Making it more difficult for new drivers and low-income people to afford auto insurance may be good for Mercury’s bottom line, but increasing the number of uninsured drivers on the road isn’t going to be good for anyone else.

Auto insurance rates in California are currently based on directly relevant factors like age, yearly miles driven, driving record, etc. Let’s keep it that way.

Prop. 34 End Death Penalty – YES

It’s ineffective as a deterrent, we can’t afford it (see Prop. 30), it’s imposed in a discriminatory fashion (just look at the stats), our justice system is nowhere near perfect enough to ensure that innocent people are not executed (genetic analysis has resulted in the exoneration of how many dozens of convicted prisoners nationwide?), and we’ve got enough trouble with violence in our society without the state officially endorsing the idea that violence is a legitimate way of resolving problems.

Passing this Proposition would save $200 million per year without compromising public safety in the slightest (death sentences would be converted to life without parole). And, let’s face it, fewer than two dozen nations on earth, mostly highly repressive regimes, still impose the death penalty. It’s time to part company with that medieval group and grow up.

Prop. 35 Increase Penalties for Human Trafficking – NO

Human trafficking is obviously a horrible thing. That’s why it’s already an extremely serious state and federal crime. If there were any need, or if anyone simply wanted, to make the penalties harsher, getting the legislature to go along would be the easiest thing in the world. What politician would dare vote against it? So why, you may well ask, has someone gone to the much greater expense of putting it on the ballot?

Because the real issue is political career building. This is what’s known as a “vanity proposition.” Nearly all the money has been put up by Chris Kelly, a former Facebook executive who, apparently, wants to start a new career in politics. Obviously, it will pass easily. That’s the point. And Chris Kelly will now be known far and wide as an anti-human trafficking crusader who gets things done.™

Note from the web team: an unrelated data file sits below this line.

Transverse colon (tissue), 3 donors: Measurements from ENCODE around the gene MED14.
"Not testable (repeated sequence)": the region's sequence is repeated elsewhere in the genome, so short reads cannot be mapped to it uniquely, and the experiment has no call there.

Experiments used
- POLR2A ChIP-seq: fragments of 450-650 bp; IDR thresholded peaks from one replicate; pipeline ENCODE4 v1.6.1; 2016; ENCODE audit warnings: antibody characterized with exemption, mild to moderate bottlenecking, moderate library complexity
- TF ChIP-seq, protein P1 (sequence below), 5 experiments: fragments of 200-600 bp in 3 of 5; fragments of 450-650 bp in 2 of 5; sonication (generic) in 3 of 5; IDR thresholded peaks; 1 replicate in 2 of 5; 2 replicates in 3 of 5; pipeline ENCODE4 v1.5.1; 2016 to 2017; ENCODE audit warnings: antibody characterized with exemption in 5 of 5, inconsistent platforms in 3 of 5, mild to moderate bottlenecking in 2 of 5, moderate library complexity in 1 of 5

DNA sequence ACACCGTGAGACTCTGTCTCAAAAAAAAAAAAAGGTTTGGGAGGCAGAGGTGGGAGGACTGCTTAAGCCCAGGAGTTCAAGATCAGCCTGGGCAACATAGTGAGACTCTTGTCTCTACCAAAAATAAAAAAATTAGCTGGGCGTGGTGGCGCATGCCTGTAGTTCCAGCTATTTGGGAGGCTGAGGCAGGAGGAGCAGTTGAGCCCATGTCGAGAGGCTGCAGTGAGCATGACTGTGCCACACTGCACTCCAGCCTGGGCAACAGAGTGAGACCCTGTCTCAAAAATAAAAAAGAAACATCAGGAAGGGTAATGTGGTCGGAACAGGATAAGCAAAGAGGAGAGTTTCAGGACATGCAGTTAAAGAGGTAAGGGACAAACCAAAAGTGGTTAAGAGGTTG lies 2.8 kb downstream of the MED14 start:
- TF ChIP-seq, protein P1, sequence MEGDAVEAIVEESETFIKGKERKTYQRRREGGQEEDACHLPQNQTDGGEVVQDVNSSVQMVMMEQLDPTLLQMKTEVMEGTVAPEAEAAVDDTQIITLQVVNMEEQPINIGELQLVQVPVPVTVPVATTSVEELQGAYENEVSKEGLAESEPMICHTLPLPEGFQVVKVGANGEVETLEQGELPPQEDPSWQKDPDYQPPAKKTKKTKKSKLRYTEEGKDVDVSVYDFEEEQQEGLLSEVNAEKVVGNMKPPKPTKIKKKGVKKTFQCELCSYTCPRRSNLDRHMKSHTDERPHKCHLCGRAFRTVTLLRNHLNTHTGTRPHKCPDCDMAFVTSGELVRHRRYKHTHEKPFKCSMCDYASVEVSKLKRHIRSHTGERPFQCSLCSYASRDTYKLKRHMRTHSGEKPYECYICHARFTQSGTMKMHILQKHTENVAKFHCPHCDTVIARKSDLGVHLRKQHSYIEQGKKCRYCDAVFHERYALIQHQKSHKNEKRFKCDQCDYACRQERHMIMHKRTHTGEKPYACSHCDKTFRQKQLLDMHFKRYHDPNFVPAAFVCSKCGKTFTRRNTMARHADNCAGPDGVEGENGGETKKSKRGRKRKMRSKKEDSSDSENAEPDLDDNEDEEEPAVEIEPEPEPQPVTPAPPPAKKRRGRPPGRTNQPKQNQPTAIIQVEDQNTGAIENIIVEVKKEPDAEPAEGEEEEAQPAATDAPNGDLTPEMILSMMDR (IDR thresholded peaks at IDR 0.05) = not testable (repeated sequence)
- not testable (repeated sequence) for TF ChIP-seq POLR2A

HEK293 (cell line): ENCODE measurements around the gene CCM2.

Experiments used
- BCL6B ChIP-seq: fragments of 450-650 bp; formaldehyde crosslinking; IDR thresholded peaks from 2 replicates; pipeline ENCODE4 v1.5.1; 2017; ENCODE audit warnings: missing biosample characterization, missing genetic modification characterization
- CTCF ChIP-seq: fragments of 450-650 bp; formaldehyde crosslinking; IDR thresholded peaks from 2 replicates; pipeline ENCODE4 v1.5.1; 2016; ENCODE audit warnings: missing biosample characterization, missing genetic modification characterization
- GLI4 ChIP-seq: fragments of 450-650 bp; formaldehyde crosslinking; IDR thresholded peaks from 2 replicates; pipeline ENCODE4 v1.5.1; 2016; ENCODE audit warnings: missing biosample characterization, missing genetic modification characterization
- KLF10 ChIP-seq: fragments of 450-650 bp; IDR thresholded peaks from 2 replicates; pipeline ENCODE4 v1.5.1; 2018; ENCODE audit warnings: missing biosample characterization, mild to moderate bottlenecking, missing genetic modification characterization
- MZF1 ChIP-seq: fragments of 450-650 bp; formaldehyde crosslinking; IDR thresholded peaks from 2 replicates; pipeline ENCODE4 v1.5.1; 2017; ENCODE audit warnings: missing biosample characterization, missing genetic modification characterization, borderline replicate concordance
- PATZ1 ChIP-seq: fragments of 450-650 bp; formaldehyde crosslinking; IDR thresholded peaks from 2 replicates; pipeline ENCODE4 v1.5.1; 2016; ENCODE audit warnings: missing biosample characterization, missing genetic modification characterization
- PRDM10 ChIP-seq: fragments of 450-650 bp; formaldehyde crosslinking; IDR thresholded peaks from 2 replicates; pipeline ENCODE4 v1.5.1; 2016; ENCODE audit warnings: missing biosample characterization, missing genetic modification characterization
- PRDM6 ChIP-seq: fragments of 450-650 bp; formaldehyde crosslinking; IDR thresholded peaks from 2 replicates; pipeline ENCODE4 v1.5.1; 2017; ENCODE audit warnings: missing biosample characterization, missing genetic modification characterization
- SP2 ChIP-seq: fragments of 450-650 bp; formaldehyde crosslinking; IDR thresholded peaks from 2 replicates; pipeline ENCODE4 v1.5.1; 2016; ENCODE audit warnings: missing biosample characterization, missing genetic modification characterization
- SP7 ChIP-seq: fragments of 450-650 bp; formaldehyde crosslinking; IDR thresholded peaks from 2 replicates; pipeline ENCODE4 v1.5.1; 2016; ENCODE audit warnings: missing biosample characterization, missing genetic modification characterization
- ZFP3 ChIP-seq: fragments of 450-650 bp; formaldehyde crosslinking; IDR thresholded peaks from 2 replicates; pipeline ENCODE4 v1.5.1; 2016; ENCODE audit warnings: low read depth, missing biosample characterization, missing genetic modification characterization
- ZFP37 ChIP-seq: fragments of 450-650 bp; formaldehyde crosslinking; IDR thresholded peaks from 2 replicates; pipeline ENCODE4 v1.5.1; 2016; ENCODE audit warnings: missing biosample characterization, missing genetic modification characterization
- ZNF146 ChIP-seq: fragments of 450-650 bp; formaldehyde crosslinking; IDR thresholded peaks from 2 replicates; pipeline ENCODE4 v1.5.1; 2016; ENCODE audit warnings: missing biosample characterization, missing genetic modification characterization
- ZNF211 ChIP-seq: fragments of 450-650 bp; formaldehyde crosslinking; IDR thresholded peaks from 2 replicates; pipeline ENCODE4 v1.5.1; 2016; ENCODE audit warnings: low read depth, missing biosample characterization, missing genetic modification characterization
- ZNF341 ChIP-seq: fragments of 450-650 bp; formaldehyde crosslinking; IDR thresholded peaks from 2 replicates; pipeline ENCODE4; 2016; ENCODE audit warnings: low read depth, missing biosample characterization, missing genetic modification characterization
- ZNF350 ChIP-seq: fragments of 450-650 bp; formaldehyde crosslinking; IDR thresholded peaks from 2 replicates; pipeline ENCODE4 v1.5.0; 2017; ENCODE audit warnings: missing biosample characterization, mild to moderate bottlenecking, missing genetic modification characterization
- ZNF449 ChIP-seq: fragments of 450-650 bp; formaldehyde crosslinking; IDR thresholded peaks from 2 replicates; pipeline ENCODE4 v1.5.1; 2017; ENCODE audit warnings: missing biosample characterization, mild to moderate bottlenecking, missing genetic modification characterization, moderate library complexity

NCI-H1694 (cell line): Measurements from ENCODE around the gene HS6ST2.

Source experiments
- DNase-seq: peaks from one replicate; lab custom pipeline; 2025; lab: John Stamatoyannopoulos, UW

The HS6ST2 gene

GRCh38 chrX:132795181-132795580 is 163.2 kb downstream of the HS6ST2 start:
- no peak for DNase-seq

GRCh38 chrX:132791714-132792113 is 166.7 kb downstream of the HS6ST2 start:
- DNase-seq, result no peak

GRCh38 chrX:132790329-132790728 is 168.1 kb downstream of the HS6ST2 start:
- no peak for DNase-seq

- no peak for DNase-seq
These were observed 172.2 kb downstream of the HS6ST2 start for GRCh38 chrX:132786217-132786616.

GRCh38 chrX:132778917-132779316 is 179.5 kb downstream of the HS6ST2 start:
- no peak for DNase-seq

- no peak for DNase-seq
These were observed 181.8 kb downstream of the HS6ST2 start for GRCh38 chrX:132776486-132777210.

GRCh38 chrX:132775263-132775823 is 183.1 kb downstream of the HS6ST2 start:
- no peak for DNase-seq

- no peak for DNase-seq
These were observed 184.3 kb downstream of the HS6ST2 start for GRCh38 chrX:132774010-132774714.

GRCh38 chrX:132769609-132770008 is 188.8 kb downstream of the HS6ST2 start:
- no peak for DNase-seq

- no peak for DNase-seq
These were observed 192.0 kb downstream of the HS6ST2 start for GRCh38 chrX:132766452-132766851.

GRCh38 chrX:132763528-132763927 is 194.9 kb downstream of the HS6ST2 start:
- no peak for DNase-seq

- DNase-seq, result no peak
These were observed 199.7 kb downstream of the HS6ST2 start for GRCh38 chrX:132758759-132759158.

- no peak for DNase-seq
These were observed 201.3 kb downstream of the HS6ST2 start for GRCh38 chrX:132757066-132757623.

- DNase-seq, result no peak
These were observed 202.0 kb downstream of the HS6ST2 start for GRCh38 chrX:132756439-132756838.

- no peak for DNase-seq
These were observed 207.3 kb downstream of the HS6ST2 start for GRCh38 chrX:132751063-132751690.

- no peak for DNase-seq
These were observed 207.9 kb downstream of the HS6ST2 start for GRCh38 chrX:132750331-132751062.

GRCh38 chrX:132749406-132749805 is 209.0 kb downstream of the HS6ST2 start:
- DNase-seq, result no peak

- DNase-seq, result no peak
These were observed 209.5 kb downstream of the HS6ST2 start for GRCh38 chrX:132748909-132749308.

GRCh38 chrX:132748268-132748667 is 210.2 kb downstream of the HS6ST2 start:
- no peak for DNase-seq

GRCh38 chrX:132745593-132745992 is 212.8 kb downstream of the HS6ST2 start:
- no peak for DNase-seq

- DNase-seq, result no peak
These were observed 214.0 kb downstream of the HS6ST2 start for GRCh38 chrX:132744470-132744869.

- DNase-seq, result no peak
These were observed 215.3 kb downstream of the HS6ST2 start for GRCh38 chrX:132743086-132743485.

That should give him all the bona fides he needs to start his new political career.

We’d say to vote no, as a protest against this self-aggrandizing abuse of the Initiative process, but why be spoil sports? After all, Mr. Kelly has spent millions of his own dollars to give the rest of us a chance to feel good about ourselves (and him) as we take a, largely symbolic, stand against a crime we all abhor. If only real work to prevent crime, or to assist actual crime victims, were as easy and satisfying.

Update: OK, we really are saying to vote NO now. After reading a few articles like this one, we see that this measure is worse than we thought.

Prop. 36 Modify Three Strikes Law – YES

We imprison a vastly larger percentage of our population than any other nation on earth and idiotic things, like a life sentence for stealing a slice of pizza, are part of the reason why. This measure revises the “three strikes” law to mandate that a life sentence for a “third strike” only be imposed when the third offense is serious or violent (instead of a life sentence, they’d get double the usual term). And there is still a major exception. If the prior offenses involved sex, drugs or guns, they’d still get life regardless of how trivial the third offense.

Allowing the punishment to fit the crime is never a bad idea. Could also save us as much as $150 million per year.

Prop. 37 Labeling of Genetically Engineered Food – YES